It should be noted that controlled listening tests comparing the differences between amps and between DACs don't turn up anything, especially if the devices actually have good performance. However, people rarely test these things under such conditions. Sometimes, differences do audibly pop up, like in the famous Carver challenge where the temperamental, expensive tube amp definitely did sound different than the mid-priced solid-state amp prior to the modifications. On the other hand, listeners have statistically significant preferences for uncompressed CD-quality audio over mp3s in the right circumstances, headphone preferences, and frequency response preferences (simulated via a single headphone, all else equal, via EQ), for example.
    Philimon likes this.
  9. castleofargh Contributor
     the right tool for the right needs is the master rule to follow. connectors, lvl of hiss, gain value and accuracy of the volume knob, sometimes impedance.  those are what should direct most of your choices for an amp.
    DACs are the best sounding part of any sound system. they don't have to deal with all the power and load differences that an amp has to deal with when plugged into different headphones. and they don't have to deal with moving parts like drivers, so a ****ty one is very likely to have better accuracy and perf than most amps, headphones or speakers. 
    the objective dude will not put a lot of money on a DAC. because paying 8 times more money to go from 99.95% perfect to 99.96% perfect, 0.05db more neutral at 20khz, and a coaxial plug, doesn't look like a great deal when getting the right headphone can change almost everything with a 100time bigger magnitude.
    amps can also be very good for little money, but it's a more difficult quest as the right amp for an IEM is unlikely to be the best amp for an electrostatic headphone( plugs, power, gain, noise, volume control). and we often refuse to get 2 amps to cover extreme uses, making our requests for amps often unreasonable. upgrading for me is when an amp can provide the right signal to a wider range of products. else it's unlikely that I would need an expensive one.
    truthfully most of the elite products are:
    -pro gears with special requirements and specs that often make no sense in the amateur world.
    -colored stuff that you can objectively call inaccurate.
    -scams with the right marketing (outdated NOS DACs that make the signal in clean staircases, but quality staircases, not bad 44khz staircases showed to sell hires tracks. clocks so fast they bend time. gold plated circuit, 3megawatt headphone amps ...). 
    and people like those because they feel like they're a special snowflake, or because they went so wrong with the signature of one headphone that they now look for anything that can alter the sound instead of getting another headphone.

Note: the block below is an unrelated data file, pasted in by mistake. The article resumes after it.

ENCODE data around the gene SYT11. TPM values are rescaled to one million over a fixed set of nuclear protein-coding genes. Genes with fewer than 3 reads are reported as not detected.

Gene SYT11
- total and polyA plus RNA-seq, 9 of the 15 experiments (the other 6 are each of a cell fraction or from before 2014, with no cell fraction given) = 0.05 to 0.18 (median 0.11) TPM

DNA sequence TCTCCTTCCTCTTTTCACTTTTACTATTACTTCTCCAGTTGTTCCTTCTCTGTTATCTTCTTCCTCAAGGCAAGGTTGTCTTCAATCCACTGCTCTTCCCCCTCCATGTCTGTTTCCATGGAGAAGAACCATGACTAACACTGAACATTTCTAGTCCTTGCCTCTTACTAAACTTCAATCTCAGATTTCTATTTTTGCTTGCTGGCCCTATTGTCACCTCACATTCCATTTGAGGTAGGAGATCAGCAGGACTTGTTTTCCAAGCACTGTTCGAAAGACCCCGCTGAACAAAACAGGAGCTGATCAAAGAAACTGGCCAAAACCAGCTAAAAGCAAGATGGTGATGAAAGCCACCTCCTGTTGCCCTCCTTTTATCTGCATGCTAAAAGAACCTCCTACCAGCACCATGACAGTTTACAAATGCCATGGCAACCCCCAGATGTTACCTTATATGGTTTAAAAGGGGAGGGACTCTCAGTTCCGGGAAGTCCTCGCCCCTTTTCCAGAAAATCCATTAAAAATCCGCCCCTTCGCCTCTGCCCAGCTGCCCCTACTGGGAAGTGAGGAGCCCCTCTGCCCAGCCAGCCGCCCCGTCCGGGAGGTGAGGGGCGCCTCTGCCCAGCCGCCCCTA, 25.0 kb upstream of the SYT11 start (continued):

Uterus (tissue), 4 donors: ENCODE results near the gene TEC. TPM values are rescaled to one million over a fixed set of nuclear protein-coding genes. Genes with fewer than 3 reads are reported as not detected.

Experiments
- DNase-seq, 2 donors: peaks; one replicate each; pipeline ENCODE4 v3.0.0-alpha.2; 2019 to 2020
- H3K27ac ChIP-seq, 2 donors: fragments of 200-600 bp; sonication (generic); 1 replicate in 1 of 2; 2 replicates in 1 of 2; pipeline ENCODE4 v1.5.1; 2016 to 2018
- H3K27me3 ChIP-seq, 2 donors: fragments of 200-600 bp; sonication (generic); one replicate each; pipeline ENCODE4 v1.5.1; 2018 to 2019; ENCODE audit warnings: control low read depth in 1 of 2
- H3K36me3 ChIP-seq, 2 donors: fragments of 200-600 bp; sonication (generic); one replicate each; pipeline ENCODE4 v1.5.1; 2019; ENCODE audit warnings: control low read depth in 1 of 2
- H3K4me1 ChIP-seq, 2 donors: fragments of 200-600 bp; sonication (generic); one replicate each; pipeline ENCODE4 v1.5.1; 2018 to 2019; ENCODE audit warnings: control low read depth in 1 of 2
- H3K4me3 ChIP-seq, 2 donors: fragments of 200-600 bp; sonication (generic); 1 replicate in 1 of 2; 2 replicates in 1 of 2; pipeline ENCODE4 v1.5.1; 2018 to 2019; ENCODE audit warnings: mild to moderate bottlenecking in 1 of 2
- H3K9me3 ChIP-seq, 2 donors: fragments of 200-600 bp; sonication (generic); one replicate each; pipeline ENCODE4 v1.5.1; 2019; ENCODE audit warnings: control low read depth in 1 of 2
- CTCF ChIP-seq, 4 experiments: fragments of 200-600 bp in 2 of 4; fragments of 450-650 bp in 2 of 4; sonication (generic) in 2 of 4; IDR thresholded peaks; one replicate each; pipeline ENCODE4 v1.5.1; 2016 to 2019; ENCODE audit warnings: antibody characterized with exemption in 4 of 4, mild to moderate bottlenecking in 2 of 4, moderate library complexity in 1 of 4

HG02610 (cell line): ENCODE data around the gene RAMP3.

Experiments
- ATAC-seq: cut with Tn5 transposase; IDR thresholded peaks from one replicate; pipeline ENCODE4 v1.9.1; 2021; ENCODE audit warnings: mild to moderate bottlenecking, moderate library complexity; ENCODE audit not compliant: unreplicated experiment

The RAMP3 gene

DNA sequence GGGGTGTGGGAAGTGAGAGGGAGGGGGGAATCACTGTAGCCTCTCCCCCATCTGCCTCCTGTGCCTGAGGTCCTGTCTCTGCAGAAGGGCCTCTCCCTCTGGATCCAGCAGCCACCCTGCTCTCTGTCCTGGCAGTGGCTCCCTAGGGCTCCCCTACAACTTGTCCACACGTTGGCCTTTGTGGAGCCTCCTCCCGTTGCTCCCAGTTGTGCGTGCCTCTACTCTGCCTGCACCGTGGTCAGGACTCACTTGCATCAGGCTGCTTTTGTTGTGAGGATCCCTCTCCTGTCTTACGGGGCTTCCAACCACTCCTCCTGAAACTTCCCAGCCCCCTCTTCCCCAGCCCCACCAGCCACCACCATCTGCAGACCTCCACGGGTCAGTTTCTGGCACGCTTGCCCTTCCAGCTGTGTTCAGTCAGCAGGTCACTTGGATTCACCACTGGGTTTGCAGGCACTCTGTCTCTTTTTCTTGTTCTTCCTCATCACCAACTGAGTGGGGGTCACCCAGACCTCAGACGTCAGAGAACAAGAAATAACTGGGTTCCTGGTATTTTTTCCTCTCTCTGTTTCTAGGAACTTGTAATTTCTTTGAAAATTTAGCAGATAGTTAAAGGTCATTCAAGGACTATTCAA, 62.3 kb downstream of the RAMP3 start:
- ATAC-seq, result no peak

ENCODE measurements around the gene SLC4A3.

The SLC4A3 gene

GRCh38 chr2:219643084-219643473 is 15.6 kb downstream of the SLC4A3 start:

fashion victim is a strong upgrade leader around here.
    and before messing with the idea of quality, decide what that "quality" word means to you. and remember to always state it clearly when you ask around for quality sound and products! trust me on that one you'll save years of misunderstanding.
    you're new in this country so here are all the ways to look pro while just really saying "me like!":
    "natural" means "I like" or "rolled off trebles".
    "realistic " means "I like" or "colored".
    "neutral" means either "I like" or "boring" but pretty much never neutral.
    "upgrade" means "new", and "new" means "the less we know the more we want it".
    "expensive" means "I'm special".
    think of it as a different country with a seemingly identical language but very different culture ^_^.
    also remember that some people just don't think.
    -100db distortion from jitter in one DAC will supposedly send you to hell, but -40db distortion from that one tube amp can bring heaven to your ears. you will be advised about amps and DACs by people really believing in those kinds of contradictions. so be careful with half knowledgeable people (me included).
  10. nojwe
    Thank you to those of you who took the time to write out thorough responses and aimed for objectivity. I really appreciate it. I'll keep on doing some research and see what I can find out. This is certainly an interesting look into physics and psychology.
  11. blades
  12. bigshot
    The only DACs and amps that sound different than all the others are the bad ones. And those are more likely to be expensive ones than cheap ones. It's no trick to design audibly transparent headphone amps, and the parts don't cost a lot either. DAC chips are mass produced to exacting specs and sell for very little. You'll find the same chip in dozens of different products. That is no big deal either.
    Philimon likes this.
  13. Music Alchemist
    What about electrostatic headphone amplifiers? Practically everyone talks about how these sound different from one another, some to the extent that a headphone may sound awful with one amp and amazing with another. Perhaps they're all bad? [​IMG]
  14. bigshot
    That has to do with the power and impedance requirements of the headphones themselves. It isn't the amp that sounds different, it's just that not all amps work well with all kinds of headphones.
  15. Music Alchemist
    And I am referring to amps that can drive the headphones just fine, yet sound different.